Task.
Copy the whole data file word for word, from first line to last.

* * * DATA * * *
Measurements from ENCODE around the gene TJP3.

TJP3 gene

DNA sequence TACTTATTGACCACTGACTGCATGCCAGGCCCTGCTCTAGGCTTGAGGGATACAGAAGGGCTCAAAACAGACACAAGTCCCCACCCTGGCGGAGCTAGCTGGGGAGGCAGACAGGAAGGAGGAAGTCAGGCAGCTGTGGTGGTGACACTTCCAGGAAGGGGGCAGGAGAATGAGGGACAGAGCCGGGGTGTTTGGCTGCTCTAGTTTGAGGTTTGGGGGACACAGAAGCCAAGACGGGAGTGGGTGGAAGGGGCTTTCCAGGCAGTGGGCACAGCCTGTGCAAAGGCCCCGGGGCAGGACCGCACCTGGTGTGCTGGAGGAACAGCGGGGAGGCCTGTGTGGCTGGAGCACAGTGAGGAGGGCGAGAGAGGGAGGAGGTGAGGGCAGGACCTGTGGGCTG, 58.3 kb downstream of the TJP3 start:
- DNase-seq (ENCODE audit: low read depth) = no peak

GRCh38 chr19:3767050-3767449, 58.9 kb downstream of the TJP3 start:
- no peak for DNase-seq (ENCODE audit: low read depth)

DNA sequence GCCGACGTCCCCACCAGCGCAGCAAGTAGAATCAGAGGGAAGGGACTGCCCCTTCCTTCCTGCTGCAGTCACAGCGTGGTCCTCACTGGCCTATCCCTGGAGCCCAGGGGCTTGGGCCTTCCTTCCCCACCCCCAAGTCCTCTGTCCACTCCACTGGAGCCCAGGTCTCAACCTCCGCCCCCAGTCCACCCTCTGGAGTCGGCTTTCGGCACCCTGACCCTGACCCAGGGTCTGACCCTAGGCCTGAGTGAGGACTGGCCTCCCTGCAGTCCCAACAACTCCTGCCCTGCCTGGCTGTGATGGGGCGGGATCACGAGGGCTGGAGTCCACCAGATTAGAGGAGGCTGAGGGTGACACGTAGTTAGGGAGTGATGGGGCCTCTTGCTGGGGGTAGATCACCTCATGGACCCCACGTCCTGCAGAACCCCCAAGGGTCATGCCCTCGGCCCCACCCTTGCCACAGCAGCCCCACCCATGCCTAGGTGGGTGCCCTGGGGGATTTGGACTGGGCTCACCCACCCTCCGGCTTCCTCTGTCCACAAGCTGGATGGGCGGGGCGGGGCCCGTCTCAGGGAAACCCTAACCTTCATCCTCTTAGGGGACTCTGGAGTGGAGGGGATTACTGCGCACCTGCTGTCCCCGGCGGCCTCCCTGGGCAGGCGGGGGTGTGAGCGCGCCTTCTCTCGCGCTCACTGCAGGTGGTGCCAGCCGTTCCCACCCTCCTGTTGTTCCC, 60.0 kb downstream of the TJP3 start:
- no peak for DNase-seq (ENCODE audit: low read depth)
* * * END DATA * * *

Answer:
Measurements from ENCODE around the gene TJP3.

TJP3 gene

DNA sequence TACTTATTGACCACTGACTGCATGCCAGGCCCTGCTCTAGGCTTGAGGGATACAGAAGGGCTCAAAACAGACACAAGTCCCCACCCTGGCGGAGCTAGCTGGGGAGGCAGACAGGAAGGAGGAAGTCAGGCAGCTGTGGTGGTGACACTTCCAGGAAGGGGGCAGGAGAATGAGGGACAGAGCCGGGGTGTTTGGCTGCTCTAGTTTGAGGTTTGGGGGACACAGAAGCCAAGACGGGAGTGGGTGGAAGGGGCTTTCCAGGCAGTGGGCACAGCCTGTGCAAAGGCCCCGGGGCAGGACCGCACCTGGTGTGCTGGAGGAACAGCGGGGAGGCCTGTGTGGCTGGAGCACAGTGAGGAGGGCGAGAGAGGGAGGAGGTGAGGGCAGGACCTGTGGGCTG, 58.3 kb downstream of the TJP3 start:
- DNase-seq (ENCODE audit: low read depth) = no peak

GRCh38 chr19:3767050-3767449, 58.9 kb downstream of the TJP3 start:
- no peak for DNase-seq (ENCODE audit: low read depth)

DNA sequence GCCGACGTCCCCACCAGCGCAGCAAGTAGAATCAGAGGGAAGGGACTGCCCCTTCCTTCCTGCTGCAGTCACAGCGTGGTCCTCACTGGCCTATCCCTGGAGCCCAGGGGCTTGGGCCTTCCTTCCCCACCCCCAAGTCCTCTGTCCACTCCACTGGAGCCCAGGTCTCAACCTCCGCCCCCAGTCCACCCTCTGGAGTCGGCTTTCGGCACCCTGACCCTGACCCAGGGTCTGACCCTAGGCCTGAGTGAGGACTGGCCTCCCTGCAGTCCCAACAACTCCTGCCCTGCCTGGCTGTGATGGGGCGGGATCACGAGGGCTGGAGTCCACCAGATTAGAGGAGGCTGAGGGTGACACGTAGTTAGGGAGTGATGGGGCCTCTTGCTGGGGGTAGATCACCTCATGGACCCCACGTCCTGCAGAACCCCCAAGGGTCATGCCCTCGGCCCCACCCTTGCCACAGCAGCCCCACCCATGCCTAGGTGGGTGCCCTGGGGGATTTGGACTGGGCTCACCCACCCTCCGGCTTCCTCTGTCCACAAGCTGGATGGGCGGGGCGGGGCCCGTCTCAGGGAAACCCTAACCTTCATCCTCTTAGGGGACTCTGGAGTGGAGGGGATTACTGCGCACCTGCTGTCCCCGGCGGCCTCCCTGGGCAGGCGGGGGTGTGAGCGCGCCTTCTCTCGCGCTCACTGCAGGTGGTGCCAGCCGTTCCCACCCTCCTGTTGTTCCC, 60.0 kb downstream of the TJP3 start:
- no peak for DNase-seq (ENCODE audit: low read depth)